Illustration by Muriel Gordon.

They did their best to suffocate their countries.

Egypt’s President Hosni Mubarak blacked out the Internet when nearly a million Egyptians demanded he step down from his 30-year rule. Conservative leader of Iran, President Mahmoud Ahmadinejad, clamped down on Twitter and Facebook after thousands of protestors used it to organize against him. Two of China’s largest news sites kept people from searching “Egypt,” earlier this week, in order to prevent people from getting ideas about how they might take out leader Hu Jintao.

Since the inception of the Internet, control over this worldwide communication tool has been a key way for dictatorships to maintain power. In the United States, the president, who already has the power to declare war as commander in chief, may also soon come to possess the ability to turn off the Internet.

Sen. Joe Lieberman’s Protecting Cyberspace as a Natural Asset Act, also known as the “kill bill,” gives the president the power to declare a “cyber emergency.”

If the bill passes the many committees of Congress, ­the president would have the absolute power to shut down the Internet.

Today, over 300 million people in the United States use the Internet for news and social networking. Without having access to information, our ability to make well-informed decisions — the very core of democracy — would be threatened.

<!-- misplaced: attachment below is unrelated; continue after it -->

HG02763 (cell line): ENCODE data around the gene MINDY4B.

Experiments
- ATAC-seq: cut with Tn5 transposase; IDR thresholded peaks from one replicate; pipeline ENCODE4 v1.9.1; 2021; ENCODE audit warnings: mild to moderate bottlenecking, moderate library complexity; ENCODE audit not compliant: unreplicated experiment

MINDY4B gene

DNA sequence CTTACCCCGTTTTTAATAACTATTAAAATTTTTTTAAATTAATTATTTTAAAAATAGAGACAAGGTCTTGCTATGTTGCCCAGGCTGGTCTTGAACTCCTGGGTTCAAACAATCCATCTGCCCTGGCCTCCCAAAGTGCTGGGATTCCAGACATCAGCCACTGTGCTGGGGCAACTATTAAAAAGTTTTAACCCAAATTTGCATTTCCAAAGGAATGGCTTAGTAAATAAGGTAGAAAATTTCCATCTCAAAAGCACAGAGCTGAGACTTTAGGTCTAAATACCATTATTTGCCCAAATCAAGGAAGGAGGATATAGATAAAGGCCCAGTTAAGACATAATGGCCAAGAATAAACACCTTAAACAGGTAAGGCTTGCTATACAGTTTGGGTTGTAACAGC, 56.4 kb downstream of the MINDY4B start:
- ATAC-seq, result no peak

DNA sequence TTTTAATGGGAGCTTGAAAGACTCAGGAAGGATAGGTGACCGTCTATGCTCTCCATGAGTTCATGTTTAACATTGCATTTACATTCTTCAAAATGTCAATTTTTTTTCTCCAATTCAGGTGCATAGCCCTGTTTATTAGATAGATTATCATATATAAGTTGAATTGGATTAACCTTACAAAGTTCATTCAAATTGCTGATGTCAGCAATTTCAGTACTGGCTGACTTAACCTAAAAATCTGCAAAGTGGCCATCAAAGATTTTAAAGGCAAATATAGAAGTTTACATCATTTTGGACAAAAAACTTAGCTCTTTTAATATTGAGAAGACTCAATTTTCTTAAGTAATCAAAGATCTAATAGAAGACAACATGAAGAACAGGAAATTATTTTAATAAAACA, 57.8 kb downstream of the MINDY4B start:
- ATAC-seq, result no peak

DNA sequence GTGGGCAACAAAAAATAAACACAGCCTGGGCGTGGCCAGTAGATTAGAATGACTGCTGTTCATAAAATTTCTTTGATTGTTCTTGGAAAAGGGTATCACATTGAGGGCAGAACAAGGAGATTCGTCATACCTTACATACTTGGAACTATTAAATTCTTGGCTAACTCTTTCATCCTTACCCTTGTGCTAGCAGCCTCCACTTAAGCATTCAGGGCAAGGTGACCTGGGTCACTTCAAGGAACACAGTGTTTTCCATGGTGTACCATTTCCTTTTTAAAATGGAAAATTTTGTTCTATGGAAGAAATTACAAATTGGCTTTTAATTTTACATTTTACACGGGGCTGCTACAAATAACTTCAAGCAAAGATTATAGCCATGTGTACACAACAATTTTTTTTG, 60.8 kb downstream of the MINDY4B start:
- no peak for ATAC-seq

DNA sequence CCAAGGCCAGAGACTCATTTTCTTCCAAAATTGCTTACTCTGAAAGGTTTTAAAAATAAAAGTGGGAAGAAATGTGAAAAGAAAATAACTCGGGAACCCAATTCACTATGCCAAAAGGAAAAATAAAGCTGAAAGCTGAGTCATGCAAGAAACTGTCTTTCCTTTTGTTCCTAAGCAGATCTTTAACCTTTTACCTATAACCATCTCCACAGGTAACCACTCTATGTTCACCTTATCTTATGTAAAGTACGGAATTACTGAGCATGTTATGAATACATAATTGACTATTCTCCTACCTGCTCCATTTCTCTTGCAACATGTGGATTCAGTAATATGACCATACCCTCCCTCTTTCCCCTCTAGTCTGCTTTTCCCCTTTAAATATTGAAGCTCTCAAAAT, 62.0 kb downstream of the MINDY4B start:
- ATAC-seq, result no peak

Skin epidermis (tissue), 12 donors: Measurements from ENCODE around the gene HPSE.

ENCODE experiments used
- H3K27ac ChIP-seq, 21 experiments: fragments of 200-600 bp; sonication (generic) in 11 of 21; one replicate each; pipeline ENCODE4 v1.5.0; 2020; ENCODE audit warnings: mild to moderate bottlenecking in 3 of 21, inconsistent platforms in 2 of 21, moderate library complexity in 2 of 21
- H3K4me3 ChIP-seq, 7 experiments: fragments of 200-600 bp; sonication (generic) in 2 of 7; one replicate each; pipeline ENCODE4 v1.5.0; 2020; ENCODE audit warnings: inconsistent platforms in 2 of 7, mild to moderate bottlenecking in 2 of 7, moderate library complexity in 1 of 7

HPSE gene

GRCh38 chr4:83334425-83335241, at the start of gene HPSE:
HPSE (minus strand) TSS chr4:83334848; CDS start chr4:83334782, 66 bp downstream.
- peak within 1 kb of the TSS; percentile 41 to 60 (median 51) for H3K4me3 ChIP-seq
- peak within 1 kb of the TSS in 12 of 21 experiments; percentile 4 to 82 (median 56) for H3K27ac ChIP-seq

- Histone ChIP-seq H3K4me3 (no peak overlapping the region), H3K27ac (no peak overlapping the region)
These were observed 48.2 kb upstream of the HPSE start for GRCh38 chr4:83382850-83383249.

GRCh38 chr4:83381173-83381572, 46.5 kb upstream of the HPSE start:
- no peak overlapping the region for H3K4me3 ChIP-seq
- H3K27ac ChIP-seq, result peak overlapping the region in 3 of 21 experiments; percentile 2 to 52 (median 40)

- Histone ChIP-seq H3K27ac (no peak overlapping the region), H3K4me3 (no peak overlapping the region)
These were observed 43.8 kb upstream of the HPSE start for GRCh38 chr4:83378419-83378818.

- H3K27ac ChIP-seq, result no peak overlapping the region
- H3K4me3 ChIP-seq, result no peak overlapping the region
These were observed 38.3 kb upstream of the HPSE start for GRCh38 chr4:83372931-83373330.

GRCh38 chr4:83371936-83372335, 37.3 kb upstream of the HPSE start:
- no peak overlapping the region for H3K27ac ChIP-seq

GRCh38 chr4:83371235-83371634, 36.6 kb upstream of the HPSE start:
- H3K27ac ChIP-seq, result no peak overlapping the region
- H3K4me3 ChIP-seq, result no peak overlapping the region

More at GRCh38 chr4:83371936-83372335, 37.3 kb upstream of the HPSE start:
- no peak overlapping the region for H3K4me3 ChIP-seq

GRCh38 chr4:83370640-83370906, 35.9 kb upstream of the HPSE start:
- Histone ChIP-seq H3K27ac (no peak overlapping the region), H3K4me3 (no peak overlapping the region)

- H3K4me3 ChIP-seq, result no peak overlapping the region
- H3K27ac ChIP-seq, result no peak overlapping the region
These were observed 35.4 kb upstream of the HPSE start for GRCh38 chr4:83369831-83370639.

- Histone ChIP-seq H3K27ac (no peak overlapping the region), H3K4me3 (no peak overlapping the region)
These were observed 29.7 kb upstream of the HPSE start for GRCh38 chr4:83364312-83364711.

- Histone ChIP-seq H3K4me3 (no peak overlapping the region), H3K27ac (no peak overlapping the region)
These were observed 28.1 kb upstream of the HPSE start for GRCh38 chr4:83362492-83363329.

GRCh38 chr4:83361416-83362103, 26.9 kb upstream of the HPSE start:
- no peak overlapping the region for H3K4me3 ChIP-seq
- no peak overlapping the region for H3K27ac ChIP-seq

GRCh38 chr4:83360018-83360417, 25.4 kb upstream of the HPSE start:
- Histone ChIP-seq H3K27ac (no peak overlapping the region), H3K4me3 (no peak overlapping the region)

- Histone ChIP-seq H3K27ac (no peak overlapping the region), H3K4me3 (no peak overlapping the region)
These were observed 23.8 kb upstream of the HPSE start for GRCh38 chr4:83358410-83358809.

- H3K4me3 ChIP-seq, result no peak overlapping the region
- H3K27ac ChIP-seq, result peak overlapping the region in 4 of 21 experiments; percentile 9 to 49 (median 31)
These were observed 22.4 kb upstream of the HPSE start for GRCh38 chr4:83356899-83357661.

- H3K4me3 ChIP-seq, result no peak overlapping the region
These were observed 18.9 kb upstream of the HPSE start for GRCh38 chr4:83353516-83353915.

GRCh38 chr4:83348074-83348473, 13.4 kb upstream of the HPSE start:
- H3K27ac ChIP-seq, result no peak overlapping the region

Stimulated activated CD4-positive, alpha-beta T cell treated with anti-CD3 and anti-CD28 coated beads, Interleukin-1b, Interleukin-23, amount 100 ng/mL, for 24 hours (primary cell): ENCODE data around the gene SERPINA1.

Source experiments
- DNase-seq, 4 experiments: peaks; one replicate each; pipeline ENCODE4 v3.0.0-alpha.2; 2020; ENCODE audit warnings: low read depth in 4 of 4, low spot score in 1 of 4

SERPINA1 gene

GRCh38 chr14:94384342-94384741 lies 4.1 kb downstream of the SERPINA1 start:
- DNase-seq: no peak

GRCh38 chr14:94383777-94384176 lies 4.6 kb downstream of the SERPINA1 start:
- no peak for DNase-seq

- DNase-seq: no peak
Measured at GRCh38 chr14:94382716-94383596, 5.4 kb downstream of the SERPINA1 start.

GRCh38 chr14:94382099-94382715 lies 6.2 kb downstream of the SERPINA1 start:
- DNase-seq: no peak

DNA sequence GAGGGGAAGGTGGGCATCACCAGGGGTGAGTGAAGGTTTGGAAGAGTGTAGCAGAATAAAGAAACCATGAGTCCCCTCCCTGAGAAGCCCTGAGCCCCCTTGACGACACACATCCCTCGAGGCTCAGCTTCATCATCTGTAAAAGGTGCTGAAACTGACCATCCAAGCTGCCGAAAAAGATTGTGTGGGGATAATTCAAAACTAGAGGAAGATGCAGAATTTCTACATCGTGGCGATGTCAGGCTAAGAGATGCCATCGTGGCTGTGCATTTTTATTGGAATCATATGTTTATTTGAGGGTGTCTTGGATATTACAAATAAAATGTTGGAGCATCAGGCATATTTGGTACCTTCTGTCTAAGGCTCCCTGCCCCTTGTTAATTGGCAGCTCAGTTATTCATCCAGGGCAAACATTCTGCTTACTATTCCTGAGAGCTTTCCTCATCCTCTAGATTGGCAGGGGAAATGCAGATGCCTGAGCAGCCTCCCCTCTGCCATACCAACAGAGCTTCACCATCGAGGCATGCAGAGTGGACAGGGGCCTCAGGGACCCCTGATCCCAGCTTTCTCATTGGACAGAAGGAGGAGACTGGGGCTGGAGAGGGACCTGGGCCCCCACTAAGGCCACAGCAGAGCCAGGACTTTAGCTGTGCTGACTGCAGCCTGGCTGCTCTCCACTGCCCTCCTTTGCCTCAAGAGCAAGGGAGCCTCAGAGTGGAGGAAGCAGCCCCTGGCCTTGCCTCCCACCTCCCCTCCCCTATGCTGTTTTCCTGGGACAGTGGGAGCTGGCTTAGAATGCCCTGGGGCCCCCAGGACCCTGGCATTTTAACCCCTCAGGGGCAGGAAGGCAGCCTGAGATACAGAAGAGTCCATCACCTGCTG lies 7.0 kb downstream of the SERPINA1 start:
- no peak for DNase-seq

Giving the president the power to turn off the Internet is a violation of our First Amendment rights, primarily the freedom of speech and the freedom of the press.

The language in the “kill bill” is strikingly similar to that of the Patriot Act, which has greatly reduced restrictions on law enforcement to search property, e-mails and phone lines. Obama recently extended this act, which claims to monitor Americans in the name of national security. The “kill bill” is another step in this frightening direction, where government control wipes out the rights of the people.

Furthermore, giving the president the power to strike down the Internet could have highly negative repercussions on U.S. companies and the entire economy.

The Chinese government’s attack on Google was certainly a bust to those holding Gmail accounts, but that incident does not warrant the president having the right to hijack the Internet.

The FBI and Internet providers have already adapted cyber security and spend millions a year on cyberspace security, so the U.S. federal government has no absolute need to award the president a new means of increasing security.

Our leaders know this. Just last Wednesday, the White House press secretary made it clear: “We support the universal rights of the Egyptian people, including the rights to freedom of expression, association and assembly.”

This statement is available for any one who has Internet access.